National Book Foundation 5 Under 35 Awards

by Claire Vaye Watkins

MT: I also think gender affects the reception of the subject matter. A man writes a sex scene or a domestic scene and it's an element of a larger narrative—a function, an expression, a grappling-with. A woman writes a sex scene or a domestic scene and poof she's not a serious writer. She's writing homey soft shit that dudes don't want to read about. An irony here is that women buy and read more books than men, so if dudes don't want to read about something the publishers don't have to care. Critics and reviewers, on the other hand, are more often men than women, and are trying to sell their own ideas, not books. [continue]

We Were Angry; Now We Are Nuclear

The Nation

by Jessica Valenti

MT: Many women will continue unwanted pregnancies because they have no other options. Because of the shame and stigma that surround abortion, we may not hear these stories in detail; however we know that, historically, this is what happens when abortion access is restricted. [continue]

Senate Bill 1 Testimony

83rd Texas Legislature, 2nd Special Session Committee Meeting

MT: I oppose Senate Bill 1 because it has been put forth as legislation that will protect women and raise the standard of care in abortion clinics in Texas, but the measures it contains will in fact endanger women's lives by closing most Texas abortion clinics while they come up to code as ASCs, a process that will take a great deal of time and money to put in place unnecessary new requirements that do nothing to raise the standard of care or even change the way abortion procedures are currently performed. [continue]

This Bill Constitutes a Heinous Form of Structural Violence Against Women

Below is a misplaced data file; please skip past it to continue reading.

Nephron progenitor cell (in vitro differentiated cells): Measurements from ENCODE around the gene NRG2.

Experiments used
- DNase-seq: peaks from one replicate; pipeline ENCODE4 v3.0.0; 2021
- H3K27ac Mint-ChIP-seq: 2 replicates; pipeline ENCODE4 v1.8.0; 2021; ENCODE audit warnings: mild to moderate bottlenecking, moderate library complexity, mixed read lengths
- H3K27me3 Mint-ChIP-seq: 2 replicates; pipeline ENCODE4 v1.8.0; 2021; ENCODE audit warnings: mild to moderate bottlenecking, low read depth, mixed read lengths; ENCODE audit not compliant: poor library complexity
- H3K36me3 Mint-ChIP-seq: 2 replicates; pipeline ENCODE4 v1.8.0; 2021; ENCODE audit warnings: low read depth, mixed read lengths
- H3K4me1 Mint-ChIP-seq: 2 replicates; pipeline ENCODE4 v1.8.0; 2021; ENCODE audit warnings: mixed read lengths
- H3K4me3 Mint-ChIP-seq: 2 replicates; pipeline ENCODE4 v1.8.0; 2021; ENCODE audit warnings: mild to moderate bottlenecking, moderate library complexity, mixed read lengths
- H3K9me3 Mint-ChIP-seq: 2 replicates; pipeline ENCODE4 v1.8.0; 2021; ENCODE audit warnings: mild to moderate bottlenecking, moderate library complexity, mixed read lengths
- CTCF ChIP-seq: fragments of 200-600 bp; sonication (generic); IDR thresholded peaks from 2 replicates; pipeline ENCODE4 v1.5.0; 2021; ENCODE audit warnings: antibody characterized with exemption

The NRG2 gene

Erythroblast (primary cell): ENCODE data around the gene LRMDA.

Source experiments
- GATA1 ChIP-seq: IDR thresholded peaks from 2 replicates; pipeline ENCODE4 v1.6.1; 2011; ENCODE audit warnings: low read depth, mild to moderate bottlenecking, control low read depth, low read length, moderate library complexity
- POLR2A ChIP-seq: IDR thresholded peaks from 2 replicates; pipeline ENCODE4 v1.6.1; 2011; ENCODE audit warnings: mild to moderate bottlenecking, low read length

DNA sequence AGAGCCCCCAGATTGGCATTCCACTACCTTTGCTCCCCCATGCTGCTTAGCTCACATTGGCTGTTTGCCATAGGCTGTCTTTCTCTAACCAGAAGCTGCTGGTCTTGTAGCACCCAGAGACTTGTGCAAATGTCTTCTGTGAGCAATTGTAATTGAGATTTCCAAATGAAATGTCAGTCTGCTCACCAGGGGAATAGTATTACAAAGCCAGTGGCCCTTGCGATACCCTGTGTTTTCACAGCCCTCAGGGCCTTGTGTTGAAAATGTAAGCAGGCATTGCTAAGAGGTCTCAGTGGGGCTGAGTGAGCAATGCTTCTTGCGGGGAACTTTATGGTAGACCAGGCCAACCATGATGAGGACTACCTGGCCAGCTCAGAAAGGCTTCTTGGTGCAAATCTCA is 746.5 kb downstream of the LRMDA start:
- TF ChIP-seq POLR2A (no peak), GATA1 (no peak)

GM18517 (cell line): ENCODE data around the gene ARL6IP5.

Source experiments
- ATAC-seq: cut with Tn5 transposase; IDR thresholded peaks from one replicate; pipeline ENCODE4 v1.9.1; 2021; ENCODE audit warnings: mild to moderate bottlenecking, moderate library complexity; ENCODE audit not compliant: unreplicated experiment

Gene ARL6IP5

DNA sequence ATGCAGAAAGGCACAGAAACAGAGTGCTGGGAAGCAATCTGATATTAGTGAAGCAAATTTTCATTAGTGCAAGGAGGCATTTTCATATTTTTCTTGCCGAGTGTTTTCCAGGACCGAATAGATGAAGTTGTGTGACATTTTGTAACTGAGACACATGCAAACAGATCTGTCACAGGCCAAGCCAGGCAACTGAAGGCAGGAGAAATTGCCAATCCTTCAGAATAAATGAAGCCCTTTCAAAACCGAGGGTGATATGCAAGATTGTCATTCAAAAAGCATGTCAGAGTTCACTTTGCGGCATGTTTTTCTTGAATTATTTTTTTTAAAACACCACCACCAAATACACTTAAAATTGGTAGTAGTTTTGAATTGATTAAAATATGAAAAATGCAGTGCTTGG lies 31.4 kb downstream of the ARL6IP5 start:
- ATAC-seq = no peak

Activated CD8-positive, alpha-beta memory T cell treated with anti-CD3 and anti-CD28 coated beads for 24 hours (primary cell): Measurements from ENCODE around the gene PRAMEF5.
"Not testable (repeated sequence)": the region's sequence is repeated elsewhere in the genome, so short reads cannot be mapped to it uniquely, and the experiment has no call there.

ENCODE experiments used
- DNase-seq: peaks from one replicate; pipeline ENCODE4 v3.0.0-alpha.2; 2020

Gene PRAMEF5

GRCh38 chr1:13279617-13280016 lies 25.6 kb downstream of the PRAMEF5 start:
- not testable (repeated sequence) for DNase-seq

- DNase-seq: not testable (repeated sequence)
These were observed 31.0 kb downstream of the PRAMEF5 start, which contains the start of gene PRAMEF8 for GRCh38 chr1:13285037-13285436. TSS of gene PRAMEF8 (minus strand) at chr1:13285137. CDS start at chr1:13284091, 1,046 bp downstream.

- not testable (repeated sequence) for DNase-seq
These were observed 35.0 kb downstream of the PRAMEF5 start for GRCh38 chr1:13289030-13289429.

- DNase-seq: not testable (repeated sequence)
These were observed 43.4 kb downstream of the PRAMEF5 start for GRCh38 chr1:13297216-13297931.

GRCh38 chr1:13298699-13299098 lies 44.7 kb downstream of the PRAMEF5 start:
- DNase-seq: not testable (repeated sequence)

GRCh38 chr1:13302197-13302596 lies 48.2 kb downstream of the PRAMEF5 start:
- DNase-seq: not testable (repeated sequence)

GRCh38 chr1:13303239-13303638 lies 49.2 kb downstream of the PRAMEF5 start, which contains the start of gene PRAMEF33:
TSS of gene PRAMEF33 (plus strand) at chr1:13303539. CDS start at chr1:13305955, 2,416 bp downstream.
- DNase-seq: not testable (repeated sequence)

FrontBurner [D Magazine]

by Bradford Pearson

MT: Proposing legislation that masquerades as intended to “protect the health and safety” (language from SB 537) of women is, in my opinion, worse than open hostility. By restricting access to sexual health education, family planning services, and abortion, Texas is severely damaging the futures of thousands of women and girls, not to mention the children they already have—two thirds of women who have an abortion already have children. [continue]

One of 2012's Most Interesting Characters: The Sharer

Dallas Observer People Issue

by Brentney Hamilton

Think of her as a modern Artemis, Protector of Young Women. Though she is soft-spoken, measured and humble, Merritt Tierce is, in her bones, a fighter. She is ignited, and ignites, mostly through her prose, but she's an intriguing double threat—triple if you count her ability to de-crumb a table. [continue]

photograph by Mark Graham

photograph by Mark Graham

Prize-Winning Female Authors Respond to Questions About Gender Gap

The Huffington Post

by Zoe Triska

MT: I am profoundly grateful that this award exists and that it is being given to me. But if my writing could only succeed as “women’s writing”—if I didn’t measure it by all the standards I subject any work of art to, and expect it to be taken seriously by anyone, if it is, solely because it’s good—I don’t think the Jaffe committee would have thought it was worthy of support. [continue]

Merritt Tierce Wins Rona Jaffe Award: Dallas Feminists, Literature Nerds Rejoice

Dallas Observer

by Brentney Hamilton

Texas native Merritt Tierce was one of six women awarded $25,000 and an opportunity to read at NYU on September 23, 2011. 

Merritt Tierce is among a select group of artists who seem best characterized not only by pure, unequivocal talent but also unflinching work ethic. Working ceaselessly, Tierce has spent much of her adult life employed in various clerical positions and waiting tables; where she differs from the majority of would-be artists ensconced in Dallas day-jobs, however, lies in the elegant fiction she has produced despite—and, assuredly, as a result of—her various experiences in the Dallas rat-race. [continue]